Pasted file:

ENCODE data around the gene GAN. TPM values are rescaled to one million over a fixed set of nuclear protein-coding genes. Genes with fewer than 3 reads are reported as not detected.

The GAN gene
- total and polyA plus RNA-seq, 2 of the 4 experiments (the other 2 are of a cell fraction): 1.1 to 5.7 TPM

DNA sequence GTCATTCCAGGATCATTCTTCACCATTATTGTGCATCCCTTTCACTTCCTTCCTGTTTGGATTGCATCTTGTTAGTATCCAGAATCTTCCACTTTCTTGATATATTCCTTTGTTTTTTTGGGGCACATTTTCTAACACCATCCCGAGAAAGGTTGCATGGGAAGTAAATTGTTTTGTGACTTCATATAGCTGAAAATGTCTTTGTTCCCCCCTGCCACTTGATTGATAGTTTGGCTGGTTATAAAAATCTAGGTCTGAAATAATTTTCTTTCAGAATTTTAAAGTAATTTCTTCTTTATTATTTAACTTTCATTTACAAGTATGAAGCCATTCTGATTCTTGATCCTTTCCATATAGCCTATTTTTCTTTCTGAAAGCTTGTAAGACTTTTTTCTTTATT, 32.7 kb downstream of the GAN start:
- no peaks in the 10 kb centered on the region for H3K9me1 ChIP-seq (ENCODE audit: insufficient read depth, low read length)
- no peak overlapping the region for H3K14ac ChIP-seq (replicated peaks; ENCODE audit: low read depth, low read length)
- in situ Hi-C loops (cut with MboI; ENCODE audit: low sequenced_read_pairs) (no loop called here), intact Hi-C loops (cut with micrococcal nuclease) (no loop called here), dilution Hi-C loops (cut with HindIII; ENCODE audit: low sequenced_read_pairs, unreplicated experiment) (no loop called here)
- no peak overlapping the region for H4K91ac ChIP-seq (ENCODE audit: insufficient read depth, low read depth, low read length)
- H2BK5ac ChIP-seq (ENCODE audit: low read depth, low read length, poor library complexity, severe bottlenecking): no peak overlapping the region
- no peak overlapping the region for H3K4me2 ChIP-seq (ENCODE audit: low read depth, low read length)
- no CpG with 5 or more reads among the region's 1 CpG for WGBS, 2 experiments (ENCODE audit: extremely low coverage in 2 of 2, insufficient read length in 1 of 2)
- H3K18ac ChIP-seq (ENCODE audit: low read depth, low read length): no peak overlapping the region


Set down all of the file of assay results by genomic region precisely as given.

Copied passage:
ENCODE data around the gene GAN. TPM values are rescaled to one million over a fixed set of nuclear protein-coding genes. Genes with fewer than 3 reads are reported as not detected.

The GAN gene
- total and polyA plus RNA-seq, 2 of the 4 experiments (the other 2 are of a cell fraction): 1.1 to 5.7 TPM

DNA sequence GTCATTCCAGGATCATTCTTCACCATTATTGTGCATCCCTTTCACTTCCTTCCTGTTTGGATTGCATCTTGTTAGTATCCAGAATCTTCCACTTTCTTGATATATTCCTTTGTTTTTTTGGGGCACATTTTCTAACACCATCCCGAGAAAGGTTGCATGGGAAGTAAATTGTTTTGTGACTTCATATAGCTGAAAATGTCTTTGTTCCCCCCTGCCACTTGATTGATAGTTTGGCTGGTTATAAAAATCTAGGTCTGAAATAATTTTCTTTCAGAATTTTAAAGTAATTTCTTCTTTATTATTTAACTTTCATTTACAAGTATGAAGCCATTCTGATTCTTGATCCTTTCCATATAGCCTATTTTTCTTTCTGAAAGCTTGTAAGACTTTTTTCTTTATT, 32.7 kb downstream of the GAN start:
- no peaks in the 10 kb centered on the region for H3K9me1 ChIP-seq (ENCODE audit: insufficient read depth, low read length)
- no peak overlapping the region for H3K14ac ChIP-seq (replicated peaks; ENCODE audit: low read depth, low read length)
- in situ Hi-C loops (cut with MboI; ENCODE audit: low sequenced_read_pairs) (no loop called here), intact Hi-C loops (cut with micrococcal nuclease) (no loop called here), dilution Hi-C loops (cut with HindIII; ENCODE audit: low sequenced_read_pairs, unreplicated experiment) (no loop called here)
- no peak overlapping the region for H4K91ac ChIP-seq (ENCODE audit: insufficient read depth, low read depth, low read length)
- H2BK5ac ChIP-seq (ENCODE audit: low read depth, low read length, poor library complexity, severe bottlenecking): no peak overlapping the region
- no peak overlapping the region for H3K4me2 ChIP-seq (ENCODE audit: low read depth, low read length)
- no CpG with 5 or more reads among the region's 1 CpG for WGBS, 2 experiments (ENCODE audit: extremely low coverage in 2 of 2, insufficient read length in 1 of 2)
- H3K18ac ChIP-seq (ENCODE audit: low read depth, low read length): no peak overlapping the region